By Dr. Anders Karlsson, Vice President of Global Strategic Networks, Elsevier; Dr. Christopher Tremewan, Secretary-General, APRU; Jack Ng, Director, Communications, APRU; Sherman Cheng, Chief Financial Officer, APRU; Yuhri Ishizaki, Global Strategic Networks Associate, Elsevier.
Survey Results Show the Global Importance of U.S.-China Research Collaboration and Value of International University Networks
At a time when global events such as the COVID-19 pandemic have drawn our attention to common interests such as health and climate change, China-U.S. competition has spilled over into bilateral research collaborations in recent years, threatening to undermine various mutually beneficial projects and partnerships. US universities have been warned that intellectual property must be protected to avoid conflicts of interest, some partnerships have become unstable, and some scientists have even taken legal action against the situation. China and the United States have also generally reduced cooperation in research areas not directly related to national security. According to data from Elsevier, the bilateral academic output between China and the United States has flattened in the past two years, and the number in 2021 is even slightly lower than that in 2020. In contrast, countries such as Japan, the UK, and Australia continue to increase their co-published academic research with China, despite their low bases. Another analysis by the journal Nature, also based on Elsevier data, found that the number of academics who declared their affiliations in research papers in the past three years fell by more than 20%. The decline reflects the weakening of U.S.-China cooperation. The academics pointed to signs of declining cooperation numbers at least partly due to the coronavirus pandemic, but also linked to continued geopolitical tensions.
However, according to a recent report jointly published by the Association of Pacific Rim Universities (APRU) and Elsevier, the world cannot afford to divide the world’s two largest producers of published research. China’s academic output compound annual growth rate from 2017 to 2021 is as high as 5.5%, and in 2019 it surpassed the United States’ academic output. The academic output of China and the United States each accounts for about 20% of the global academic output. Not only is the world’s largest academic output country, but the joint publication of the two countries constitutes the largest bilateral research relationship so far, sharing top research talents from both sides.
In an environment of geopolitical tensions, international academic cooperation in various fields of science remains critical to addressing global challenges such as the COVID-19 pandemic and the existential risks to humankind posed by intensified climate change. The report “For the Global Common Good: APRU and the China-US Research Landscape ” (https://www.apru.org/resources/) found that nearly 40 percent of U.S.-China joint research publications included at least one APRU member university, reflecting the association’s importance in maintaining and strengthening various partnerships.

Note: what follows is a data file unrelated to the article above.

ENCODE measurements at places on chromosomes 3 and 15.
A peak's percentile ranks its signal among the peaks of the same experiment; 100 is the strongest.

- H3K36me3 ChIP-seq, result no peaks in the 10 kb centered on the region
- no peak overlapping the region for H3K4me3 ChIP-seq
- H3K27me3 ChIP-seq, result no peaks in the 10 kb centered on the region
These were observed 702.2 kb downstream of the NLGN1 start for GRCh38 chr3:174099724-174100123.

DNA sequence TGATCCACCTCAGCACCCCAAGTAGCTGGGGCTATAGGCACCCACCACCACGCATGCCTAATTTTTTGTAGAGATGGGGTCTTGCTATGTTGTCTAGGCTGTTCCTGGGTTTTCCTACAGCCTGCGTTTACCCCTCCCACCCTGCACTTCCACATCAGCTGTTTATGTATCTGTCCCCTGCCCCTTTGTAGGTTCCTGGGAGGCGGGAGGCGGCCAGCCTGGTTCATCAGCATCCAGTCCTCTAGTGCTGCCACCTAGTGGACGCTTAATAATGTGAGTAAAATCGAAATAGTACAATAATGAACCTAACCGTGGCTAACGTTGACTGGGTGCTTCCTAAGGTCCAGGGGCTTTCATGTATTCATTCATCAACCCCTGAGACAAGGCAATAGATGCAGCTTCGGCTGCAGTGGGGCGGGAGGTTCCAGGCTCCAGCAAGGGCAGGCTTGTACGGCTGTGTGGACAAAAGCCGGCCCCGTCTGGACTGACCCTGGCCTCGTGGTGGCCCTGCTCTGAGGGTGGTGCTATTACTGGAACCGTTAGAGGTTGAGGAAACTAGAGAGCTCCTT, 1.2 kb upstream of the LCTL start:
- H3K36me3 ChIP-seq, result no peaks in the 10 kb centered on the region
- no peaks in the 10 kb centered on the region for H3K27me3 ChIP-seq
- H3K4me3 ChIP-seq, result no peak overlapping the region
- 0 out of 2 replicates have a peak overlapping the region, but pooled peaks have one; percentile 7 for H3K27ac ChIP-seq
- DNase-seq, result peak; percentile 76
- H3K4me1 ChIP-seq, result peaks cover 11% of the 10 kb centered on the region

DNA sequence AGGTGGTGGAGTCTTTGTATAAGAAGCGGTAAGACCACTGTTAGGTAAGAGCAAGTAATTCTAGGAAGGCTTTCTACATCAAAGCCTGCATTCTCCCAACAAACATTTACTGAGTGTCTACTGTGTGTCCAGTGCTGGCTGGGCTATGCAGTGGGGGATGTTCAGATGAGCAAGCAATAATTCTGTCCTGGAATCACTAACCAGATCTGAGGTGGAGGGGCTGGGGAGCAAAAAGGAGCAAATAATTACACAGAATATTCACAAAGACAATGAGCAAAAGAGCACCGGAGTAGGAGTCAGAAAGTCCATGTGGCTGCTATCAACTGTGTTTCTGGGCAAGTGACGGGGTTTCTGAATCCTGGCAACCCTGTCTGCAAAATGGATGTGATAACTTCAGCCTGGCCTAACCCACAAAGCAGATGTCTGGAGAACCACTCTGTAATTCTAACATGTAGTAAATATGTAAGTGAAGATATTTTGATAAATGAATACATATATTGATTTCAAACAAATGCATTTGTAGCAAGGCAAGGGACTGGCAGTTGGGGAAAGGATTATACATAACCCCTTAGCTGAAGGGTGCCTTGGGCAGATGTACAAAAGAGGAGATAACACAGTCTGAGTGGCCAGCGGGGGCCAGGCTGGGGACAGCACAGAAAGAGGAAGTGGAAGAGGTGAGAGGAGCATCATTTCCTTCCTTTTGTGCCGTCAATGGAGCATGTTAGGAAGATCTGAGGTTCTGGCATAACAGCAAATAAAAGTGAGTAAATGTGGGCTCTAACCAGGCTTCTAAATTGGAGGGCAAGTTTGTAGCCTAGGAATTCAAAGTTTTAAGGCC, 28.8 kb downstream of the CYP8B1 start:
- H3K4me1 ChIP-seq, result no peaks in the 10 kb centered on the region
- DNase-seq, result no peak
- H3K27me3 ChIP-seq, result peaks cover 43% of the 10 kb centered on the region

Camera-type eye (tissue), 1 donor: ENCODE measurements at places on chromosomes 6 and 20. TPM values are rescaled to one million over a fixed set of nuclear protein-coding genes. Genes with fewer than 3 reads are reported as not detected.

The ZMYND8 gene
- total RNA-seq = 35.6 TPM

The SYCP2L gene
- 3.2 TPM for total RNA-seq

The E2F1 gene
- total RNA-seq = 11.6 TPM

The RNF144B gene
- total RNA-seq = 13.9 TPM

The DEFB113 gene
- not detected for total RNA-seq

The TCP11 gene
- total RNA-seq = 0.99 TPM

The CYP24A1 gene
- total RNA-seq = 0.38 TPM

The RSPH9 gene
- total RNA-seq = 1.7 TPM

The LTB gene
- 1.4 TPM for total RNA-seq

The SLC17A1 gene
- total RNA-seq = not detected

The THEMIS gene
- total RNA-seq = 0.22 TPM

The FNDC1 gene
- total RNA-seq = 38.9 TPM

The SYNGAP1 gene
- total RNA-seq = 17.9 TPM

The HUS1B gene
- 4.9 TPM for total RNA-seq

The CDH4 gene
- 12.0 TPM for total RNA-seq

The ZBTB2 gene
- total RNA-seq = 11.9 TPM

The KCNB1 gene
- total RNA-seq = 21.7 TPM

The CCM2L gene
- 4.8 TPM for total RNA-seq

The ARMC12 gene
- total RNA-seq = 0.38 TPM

Geopolitical divisions around national interests and technological sovereignty may not disappear anytime soon, leading to increased governance or controls related to research collaborations. However, we believe that themes around global common interests and the 2030 Agenda for Sustainable Development must continue to be pushed forward, as these issues cannot be solved by a single country alone. The strengths of China-US bilateral relations and APRU member universities are precisely the United Nations Sustainable Development Goals (SDGs) related to health, energy, sustainable cities and communities, and climate action, which are extremely important to solving contemporary human existential crises. question. Taking Affordable and Clean Energy (SDG 7) as an example, China and the United States have the largest academic output related to renewable energy in the world. The number of megacities in China continues to increase, making Sustainable Cities and Communities (SDG11) one of the research interests.
Asian universities lie in their geographic location — the Pacific Rim is one of the most disaster-prone regions in the world. APRU’s collective work, such as collaboration in the Multi-Hazards and Global Health projects, will build resilience and reduce risk in the region. From the severe acute respiratory syndrome (SARS) that started in Asia in 2003 to the new crown epidemic that has lasted for more than three years, APRU members such as the University of Hong Kong, the Chinese University of Hong Kong, and the Hong Kong University of Science and Technology have all played a role in the scientific understanding of the epidemic and the countermeasures key role.
Promoting international cooperation is still important for global common interests and future trends in related research. Therefore, research conducted by the world’s two largest research countries — China and the United States — and collaboration between them will be key. In this bilateral relationship, leading university networks such as APRU can exert their influence as catalysts for research collaborations, facilitators of student exchanges, and hubs for discussions on university governance and crisis management, and international university networks can become a re-establishment between China and the United States. A bridge for research collaboration. —— Anders Karlsson, Vice President of Global Strategic Networks, Elsevier; Christopher Tremewan, APRU Secretary-General; Jack Ng, Director, Communications, APRU; Sherman Cheng, Chief Financial Officer, APRU; Yuhri Ishizaki, Global Strategic Networks Associate, Elsevier.